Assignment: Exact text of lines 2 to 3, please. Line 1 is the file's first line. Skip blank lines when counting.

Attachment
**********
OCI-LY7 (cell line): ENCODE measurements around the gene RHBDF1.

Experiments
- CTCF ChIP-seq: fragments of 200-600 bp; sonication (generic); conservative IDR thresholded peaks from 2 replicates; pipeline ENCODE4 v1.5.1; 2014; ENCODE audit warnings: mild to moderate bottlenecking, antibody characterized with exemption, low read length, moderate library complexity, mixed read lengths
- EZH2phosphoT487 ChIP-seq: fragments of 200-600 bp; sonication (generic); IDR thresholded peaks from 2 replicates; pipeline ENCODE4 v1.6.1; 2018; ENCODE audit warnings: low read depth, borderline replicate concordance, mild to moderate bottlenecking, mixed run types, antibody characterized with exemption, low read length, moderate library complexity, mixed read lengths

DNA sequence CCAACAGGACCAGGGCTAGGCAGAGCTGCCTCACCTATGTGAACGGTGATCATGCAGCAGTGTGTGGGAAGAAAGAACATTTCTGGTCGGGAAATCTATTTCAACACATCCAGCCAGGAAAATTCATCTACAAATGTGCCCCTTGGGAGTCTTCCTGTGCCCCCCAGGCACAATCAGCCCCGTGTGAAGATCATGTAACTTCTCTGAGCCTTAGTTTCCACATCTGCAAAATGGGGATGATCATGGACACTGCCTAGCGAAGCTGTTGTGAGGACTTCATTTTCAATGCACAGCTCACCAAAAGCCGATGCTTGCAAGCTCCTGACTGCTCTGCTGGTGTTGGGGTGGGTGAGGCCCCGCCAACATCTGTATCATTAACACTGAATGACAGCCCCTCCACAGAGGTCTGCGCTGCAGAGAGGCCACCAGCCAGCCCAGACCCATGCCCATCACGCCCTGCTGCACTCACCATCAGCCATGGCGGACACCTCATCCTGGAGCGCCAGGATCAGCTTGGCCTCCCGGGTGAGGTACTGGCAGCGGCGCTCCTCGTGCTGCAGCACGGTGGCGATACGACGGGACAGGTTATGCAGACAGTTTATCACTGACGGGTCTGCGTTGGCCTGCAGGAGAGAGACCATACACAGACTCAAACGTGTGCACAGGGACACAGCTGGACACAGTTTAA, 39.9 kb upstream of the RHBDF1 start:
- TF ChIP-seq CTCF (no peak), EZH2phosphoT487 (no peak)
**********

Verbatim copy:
Experiments
- CTCF ChIP-seq: fragments of 200-600 bp; sonication (generic); conservative IDR thresholded peaks from 2 replicates; pipeline ENCODE4 v1.5.1; 2014; ENCODE audit warnings: mild to moderate bottlenecking, antibody characterized with exemption, low read length, moderate library complexity, mixed read lengths